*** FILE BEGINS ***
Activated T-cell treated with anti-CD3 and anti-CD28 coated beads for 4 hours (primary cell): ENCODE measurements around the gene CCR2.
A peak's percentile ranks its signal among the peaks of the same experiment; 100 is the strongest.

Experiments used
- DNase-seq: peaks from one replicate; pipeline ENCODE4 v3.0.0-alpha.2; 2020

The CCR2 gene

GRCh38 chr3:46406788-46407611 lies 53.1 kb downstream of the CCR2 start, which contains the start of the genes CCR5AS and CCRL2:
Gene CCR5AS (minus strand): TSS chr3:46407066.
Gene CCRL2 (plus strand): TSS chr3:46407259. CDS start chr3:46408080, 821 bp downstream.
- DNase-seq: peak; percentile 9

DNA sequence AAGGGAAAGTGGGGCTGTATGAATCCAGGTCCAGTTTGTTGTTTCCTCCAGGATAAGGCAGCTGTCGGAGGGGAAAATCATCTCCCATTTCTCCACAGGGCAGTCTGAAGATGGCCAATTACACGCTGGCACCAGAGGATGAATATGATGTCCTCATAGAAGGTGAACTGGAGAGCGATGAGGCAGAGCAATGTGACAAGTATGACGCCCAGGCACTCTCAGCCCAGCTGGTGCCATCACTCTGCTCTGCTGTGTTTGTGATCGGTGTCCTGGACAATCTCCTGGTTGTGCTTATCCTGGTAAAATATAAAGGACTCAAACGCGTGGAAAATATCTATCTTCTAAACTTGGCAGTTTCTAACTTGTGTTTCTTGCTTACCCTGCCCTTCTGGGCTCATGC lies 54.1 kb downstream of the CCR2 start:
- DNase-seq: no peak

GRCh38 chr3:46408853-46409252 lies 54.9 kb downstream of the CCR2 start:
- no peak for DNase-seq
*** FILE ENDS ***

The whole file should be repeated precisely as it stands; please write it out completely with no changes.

Activated T-cell treated with anti-CD3 and anti-CD28 coated beads for 4 hours (primary cell): ENCODE measurements around the gene CCR2.
A peak's percentile ranks its signal among the peaks of the same experiment; 100 is the strongest.

Experiments used
- DNase-seq: peaks from one replicate; pipeline ENCODE4 v3.0.0-alpha.2; 2020

The CCR2 gene

GRCh38 chr3:46406788-46407611 lies 53.1 kb downstream of the CCR2 start, which contains the start of the genes CCR5AS and CCRL2:
Gene CCR5AS (minus strand): TSS chr3:46407066.
Gene CCRL2 (plus strand): TSS chr3:46407259. CDS start chr3:46408080, 821 bp downstream.
- DNase-seq: peak; percentile 9

DNA sequence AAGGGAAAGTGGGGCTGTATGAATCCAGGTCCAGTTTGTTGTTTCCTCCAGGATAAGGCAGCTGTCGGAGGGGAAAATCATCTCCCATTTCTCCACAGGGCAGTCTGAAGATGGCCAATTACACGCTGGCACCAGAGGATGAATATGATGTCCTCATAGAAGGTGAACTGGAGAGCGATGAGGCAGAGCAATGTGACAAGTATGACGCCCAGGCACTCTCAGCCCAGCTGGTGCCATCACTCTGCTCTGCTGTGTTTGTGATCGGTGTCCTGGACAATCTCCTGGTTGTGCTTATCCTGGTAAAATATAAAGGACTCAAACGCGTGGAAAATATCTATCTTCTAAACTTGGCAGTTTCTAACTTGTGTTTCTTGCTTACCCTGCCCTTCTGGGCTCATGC lies 54.1 kb downstream of the CCR2 start:
- DNase-seq: no peak

GRCh38 chr3:46408853-46409252 lies 54.9 kb downstream of the CCR2 start:
- no peak for DNase-seq